I was in my five year old’s transitional kindergarten class when the teacher told me we were going to have a lockdown drill. This class had never had one before. The fifth graders in the room said that’s their favorite drill. One said he would go after the guy.
I know my older children have had lockdown drills before, and I always wondered what they were like. I figured the teachers made it seem much like a fire or earthquake drill. Maybe the kids didn’t understand the very serious scenario.
I watched as this poor teacher locked the doors, and attempted to light-heartedly explain to young five year olds that we were going to practice what to do if there is someone at school whom we don’t want at school. She proceeded to divide the students and direct them to hide in either of two hiding places. She wanted the children out of view from the windows. She turned off the lights and told them to be silent. She said we had to be quiet so we can’t be found.
Once in our hiding places, the principal announced over the PA system that the drill had begun and we should stay in place until further instruction. The teacher received a phone call and text as part of the drill. We continued shushing the children, in the eerie dark silence, trying to keep smiles on our faces as we sat in contemplation of a real incident. The children were very cramped in the small hiding places. They were uncomfortable, and some were scared. One group found books in their hiding place, and tried to pass the time browsing them.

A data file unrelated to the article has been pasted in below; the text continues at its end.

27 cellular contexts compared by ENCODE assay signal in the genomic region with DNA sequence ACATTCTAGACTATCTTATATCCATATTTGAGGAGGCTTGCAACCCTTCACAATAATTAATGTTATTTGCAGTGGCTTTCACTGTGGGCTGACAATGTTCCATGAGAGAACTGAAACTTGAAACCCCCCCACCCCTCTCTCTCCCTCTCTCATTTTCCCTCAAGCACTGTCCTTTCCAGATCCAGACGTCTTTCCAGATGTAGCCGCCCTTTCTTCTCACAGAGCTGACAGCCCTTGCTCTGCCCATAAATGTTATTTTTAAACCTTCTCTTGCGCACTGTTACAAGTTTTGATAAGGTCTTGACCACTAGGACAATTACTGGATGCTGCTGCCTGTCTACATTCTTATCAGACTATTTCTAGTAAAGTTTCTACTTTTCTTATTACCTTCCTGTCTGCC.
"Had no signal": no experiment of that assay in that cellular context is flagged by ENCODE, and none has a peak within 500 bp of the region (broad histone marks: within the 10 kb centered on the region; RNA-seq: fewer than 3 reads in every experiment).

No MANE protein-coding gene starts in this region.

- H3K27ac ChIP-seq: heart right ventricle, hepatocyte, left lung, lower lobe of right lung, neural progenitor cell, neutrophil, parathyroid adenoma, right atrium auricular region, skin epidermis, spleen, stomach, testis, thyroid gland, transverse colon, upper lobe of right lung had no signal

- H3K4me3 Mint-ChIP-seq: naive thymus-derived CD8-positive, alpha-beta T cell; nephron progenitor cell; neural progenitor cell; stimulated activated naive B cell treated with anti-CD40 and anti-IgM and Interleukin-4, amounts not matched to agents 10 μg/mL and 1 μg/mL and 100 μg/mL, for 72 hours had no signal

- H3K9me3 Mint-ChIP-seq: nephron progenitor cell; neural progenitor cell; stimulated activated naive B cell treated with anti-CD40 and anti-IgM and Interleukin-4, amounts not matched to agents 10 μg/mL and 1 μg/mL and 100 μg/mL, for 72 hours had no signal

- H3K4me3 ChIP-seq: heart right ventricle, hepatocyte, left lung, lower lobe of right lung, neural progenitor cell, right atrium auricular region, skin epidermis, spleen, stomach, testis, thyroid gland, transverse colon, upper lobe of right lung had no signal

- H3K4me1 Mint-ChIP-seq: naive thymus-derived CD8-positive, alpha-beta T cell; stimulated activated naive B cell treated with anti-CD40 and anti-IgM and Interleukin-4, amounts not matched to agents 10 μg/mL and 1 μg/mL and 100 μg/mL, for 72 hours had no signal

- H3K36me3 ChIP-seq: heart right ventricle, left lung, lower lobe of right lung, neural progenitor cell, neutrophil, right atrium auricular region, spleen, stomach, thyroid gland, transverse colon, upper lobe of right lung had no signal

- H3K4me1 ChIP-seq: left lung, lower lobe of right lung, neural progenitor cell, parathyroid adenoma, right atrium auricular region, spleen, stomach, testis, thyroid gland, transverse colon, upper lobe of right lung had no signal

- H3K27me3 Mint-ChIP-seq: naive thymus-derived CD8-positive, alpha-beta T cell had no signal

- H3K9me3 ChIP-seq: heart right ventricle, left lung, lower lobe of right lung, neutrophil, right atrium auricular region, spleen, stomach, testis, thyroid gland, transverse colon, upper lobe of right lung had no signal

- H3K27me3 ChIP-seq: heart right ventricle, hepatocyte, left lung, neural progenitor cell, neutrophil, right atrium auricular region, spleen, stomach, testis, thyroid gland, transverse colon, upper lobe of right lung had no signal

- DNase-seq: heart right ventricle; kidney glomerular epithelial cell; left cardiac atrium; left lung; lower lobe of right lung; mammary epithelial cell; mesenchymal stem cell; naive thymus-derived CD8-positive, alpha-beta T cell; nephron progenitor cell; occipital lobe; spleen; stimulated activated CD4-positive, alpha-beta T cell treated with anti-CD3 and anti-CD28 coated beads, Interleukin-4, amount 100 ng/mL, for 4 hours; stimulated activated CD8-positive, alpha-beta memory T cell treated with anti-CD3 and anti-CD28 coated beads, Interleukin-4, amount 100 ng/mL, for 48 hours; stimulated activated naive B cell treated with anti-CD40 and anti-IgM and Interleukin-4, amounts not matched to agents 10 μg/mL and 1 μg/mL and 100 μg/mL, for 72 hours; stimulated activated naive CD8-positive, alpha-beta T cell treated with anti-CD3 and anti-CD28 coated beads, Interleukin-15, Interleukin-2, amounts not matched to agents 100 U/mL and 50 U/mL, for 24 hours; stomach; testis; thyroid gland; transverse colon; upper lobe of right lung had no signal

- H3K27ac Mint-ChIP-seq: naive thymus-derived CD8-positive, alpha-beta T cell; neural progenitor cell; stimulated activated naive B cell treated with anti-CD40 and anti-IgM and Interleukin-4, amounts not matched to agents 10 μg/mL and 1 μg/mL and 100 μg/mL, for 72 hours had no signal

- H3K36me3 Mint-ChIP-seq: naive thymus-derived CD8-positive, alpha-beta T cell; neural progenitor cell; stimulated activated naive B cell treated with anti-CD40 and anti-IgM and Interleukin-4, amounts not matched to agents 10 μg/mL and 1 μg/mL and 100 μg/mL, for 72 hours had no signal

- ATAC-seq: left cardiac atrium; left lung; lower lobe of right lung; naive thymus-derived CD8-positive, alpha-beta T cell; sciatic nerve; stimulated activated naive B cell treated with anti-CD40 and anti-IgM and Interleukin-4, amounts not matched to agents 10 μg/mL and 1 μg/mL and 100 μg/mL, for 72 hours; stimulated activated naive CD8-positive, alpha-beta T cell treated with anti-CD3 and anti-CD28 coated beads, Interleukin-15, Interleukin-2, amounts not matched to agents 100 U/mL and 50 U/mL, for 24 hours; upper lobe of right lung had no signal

The adults heard someone try to open the door. Luckily, the children didn’t notice, because that was the most real moment of the drill. It was then that the teacher knew she would definitely hide the children in the bathrooms in a real event. The window from that door had a view of one of the groups of hiding children.
After a while, the principal came back on the PA and explained that in a real event we would do what we’re doing now. He also introduced a new alarm sound that would only be used in that scenario, and he played it for us. He said in a real event, he may give instructions on the PA, or we may simply hear that alarm, but our actions should be the same.
A little later, the principal announced the end of the drill. The teacher resettled the students and asked for questions about the drill. It was sad to hear tiny voices say they were scared, or use the word “criminal.”
The drill was necessary, and the teacher handled the children well. It’s just sad our little ones have to contemplate and prepare for such a traumatic event.